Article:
Chiefs backing regional dispatchBy Patrick Anderson
Gloucester's police and fire chiefs have endorsed outsourcing the city's emergency dispatch to a regional Essex County 911 center being planned for Middleton.
A week after they traveled to Lackawanna County, Pa., to visit a call center similar to what's being drawn up here, fire Chief Phil Dench and police Chief Michael Lane this week both came out strongly in support of the plan, already favored by Mayor Carolyn Kirk.
"If they make a facility here similar to what they have done down there, it should work," Lane said. "I found it very professional, very impressive."
Appointed interim chief in May after the retirement of John Beaudette, Lane had initially expressed reservations about joining the regional dispatch with the caveat that he hadn't yet had the opportunity to be briefed or to study it.
But after witnessing the training, equipment and technology utilized in the Pennsylvania center, and talking with police chiefs from communities using its services, Lane said he was convinced the idea could work for Gloucester.
Testimonials from the police chief in Scranton, Pa., carried particular weight.
"If it can work in Scranton, which has 70,000 people, it can work in Gloucester with 30,000 people," Lane said. "It will take some getting used to a regionalization model, but I see it as the wave of the future."
Dench, who had reserved judgement on the regional dispatch plan until the trip, told the Times the resources of a regional center would give the city capabilities it would never be able to equal.
"We would get a state-of-the-art facility with state of the art equipment and emergency medical dispatch personnel that the city would never be able to afford," said Dench, who is also serving in an interim capacity. "We would never be able to have that quality of service."
The regional center would be operated out of the Essex County Sheriff's office and built adjacent to Middleton Jail using state grant money. Each participating community would be billed annually to pay for the center's operations based on population, a cost now estimated at $16.26 per capita.
In Gloucester, all emergency calls now come to the dispatch center in the Police Department, where three officers are on duty at all times. If the call requires fire or emergency medical response, the dispatchers then call the Fire Department dispatch.
In the regional model being proposed, there would be 12 dispatchers on duty, some fielding calls and others waiting to coordinate a response, Joseph McGowan, a lawyer for the sheriff's office, told the City Council in a briefing on the plan Tuesday.
When a call comes in, the call-taker enters information into a computer, which pops up on the screen of another dispatcher, who can then contact police officers and firefighters to direct their response while the caller is still on the phone.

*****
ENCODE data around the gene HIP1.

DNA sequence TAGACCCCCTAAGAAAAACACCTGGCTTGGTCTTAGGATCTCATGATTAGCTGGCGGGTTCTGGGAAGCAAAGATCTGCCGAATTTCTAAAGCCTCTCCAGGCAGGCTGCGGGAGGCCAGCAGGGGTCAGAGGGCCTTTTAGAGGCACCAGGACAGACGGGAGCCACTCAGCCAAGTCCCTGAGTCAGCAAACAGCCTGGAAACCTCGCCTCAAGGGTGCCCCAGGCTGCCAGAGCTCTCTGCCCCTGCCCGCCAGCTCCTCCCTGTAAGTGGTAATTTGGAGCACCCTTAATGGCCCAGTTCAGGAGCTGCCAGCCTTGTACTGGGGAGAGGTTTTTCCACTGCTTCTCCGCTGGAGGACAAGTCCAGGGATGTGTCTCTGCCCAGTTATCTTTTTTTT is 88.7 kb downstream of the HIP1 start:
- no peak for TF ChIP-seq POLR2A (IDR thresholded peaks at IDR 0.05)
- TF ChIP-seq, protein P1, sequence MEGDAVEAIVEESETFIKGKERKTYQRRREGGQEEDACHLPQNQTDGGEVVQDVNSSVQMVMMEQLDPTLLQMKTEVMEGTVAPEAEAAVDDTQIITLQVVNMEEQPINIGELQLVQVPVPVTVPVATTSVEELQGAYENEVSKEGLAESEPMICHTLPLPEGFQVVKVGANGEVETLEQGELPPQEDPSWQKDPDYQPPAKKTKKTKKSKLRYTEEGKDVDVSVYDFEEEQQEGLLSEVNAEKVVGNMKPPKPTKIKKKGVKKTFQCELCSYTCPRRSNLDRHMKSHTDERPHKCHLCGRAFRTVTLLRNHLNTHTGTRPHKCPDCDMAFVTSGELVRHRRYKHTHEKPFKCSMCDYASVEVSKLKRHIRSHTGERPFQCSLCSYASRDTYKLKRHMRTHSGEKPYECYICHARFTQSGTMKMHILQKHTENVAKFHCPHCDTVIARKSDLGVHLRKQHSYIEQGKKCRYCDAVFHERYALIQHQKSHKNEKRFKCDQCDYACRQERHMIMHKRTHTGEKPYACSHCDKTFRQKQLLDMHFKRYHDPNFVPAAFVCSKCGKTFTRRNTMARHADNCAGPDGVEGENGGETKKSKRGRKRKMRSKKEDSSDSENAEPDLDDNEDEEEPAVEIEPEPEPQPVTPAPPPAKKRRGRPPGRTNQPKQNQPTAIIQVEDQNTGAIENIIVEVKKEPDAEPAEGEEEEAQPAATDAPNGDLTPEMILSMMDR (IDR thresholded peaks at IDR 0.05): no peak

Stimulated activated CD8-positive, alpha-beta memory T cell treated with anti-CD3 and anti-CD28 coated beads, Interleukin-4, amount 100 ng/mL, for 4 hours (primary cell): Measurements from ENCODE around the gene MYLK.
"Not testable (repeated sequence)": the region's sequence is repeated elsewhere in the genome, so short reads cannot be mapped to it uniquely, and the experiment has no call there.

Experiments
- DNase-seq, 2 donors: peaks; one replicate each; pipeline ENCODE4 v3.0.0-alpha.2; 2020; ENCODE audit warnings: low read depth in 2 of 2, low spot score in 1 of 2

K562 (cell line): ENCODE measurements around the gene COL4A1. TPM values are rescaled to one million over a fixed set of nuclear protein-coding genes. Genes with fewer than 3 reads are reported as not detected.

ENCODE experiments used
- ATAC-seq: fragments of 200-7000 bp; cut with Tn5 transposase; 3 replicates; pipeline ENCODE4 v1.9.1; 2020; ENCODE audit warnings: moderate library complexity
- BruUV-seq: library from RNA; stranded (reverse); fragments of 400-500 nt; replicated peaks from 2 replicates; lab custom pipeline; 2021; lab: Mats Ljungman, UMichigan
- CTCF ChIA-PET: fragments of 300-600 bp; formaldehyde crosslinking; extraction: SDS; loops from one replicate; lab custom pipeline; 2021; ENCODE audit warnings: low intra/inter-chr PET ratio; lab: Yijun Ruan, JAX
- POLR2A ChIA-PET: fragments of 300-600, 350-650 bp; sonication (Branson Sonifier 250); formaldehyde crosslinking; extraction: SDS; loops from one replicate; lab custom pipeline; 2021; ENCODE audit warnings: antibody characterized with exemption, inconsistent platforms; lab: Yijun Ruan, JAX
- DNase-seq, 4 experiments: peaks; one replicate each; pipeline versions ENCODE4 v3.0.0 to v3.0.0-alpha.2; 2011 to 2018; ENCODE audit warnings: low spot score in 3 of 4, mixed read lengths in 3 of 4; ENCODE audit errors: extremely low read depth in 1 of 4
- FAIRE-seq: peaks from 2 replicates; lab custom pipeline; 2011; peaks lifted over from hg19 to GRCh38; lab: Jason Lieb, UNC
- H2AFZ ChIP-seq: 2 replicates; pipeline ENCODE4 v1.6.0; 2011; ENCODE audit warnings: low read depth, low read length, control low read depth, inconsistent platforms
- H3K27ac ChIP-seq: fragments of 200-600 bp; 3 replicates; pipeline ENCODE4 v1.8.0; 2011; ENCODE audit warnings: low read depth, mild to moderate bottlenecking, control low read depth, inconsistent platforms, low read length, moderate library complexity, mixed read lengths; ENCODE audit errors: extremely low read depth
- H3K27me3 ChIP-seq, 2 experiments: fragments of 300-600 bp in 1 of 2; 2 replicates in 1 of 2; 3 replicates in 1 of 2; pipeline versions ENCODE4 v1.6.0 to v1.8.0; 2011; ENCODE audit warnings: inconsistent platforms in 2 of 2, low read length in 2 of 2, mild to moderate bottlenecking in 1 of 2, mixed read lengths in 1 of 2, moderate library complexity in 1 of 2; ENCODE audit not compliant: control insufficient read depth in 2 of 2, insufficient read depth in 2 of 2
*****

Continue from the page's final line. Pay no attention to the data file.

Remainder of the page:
The regional dispatchers use advanced mapping software and are given a set of standard operating procedures written by the departments in each community, so the response is coordinated according to local guidelines.
While regionalization of municipal services, including 911 dispatch, has been touted as a potential cost-savings across the state, both of Gloucester's chiefs said the biggest potential benefit for the city is an improvement in service — including a likely drop in emergency response times.
The precise financial implications of joining the regional dispatch have not been calculated, but the estimated $490,000 annual assessment to the city would be at least partially offset by freeing up six officers, who now have to stay in the dispatch, to get back on the street.
Since this years's budget cutting, the Gloucester Police Department has been at its lowest manpower level in decades and is looking for ways to hire more officers, each costing around $50,000 in salary and benefits annually.
The city would also save a substantial amount of money over time on not having to operate, repair and upgrade its dispatch equipment.
The trip to Lackawanna County was organized by state Sen. Bruce Tarr, who attended, along with the chiefs and other members of their departments.
Members of the Gloucester contingent paid their own way down to Pennsylvania, but are being reimbursed for their costs by the Metropolitan Area Planning Council, a regional planning cooperative, Tarr said.
Lackawanna County has operated under a regional dispatch model for decades and opened the new facility toured by the Gloucester group two years ago. The center is run by Thomas Dubas, the man hired to be the project manager of the Essex County facility.
The Lackawanna call center serves 43 municipalities.
So far, 12 communities in Essex County, including Manchester and Essex, are at some point in the process of approving their participation in the regional 911 center. Rockport is not part of the group.
Gloucester, which two years ago bowed out of the original group looking to join the regional dispatch out of concerns over start-up costs, has been told that if it wants to get back in it can.
The City Council was briefed on the regional dispatch proposal Tuesday and could deliberate on a vote soon, pending a proposal from the mayor's office.
Patrick Anderson can be reached at firstname.lastname@example.org